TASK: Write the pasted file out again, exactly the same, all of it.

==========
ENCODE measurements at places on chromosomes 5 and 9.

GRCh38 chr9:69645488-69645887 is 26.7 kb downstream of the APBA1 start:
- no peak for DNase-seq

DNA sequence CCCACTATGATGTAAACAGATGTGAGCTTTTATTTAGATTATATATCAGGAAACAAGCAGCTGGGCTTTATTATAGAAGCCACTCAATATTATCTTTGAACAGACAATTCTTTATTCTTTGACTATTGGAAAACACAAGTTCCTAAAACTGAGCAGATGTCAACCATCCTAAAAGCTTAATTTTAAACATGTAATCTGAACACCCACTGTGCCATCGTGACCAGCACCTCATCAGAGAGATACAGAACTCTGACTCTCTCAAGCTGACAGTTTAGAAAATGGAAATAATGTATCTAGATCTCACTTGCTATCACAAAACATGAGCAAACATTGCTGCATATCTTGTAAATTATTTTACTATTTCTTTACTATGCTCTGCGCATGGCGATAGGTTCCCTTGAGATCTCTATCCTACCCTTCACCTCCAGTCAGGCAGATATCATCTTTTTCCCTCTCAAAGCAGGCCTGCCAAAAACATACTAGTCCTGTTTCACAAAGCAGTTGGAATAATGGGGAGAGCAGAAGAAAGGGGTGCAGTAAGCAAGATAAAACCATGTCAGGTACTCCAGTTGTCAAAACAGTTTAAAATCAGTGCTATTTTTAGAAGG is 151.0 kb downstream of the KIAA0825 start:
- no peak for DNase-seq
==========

ENCODE measurements at places on chromosomes 5 and 9.

GRCh38 chr9:69645488-69645887 is 26.7 kb downstream of the APBA1 start:
- no peak for DNase-seq

DNA sequence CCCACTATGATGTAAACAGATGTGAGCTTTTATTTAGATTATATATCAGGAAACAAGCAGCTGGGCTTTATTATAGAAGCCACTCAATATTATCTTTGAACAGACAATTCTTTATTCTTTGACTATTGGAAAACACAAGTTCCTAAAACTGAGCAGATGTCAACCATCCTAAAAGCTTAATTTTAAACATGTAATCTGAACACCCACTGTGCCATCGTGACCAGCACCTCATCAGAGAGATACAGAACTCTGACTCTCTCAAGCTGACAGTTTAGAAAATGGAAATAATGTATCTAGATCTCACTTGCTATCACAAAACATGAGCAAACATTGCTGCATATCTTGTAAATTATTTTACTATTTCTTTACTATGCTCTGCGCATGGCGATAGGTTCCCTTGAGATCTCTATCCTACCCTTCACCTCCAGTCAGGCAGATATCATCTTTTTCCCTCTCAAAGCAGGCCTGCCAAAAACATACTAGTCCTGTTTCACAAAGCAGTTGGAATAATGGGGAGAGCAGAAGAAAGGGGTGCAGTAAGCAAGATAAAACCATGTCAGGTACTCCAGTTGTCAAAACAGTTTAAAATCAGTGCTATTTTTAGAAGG is 151.0 kb downstream of the KIAA0825 start:
- no peak for DNase-seq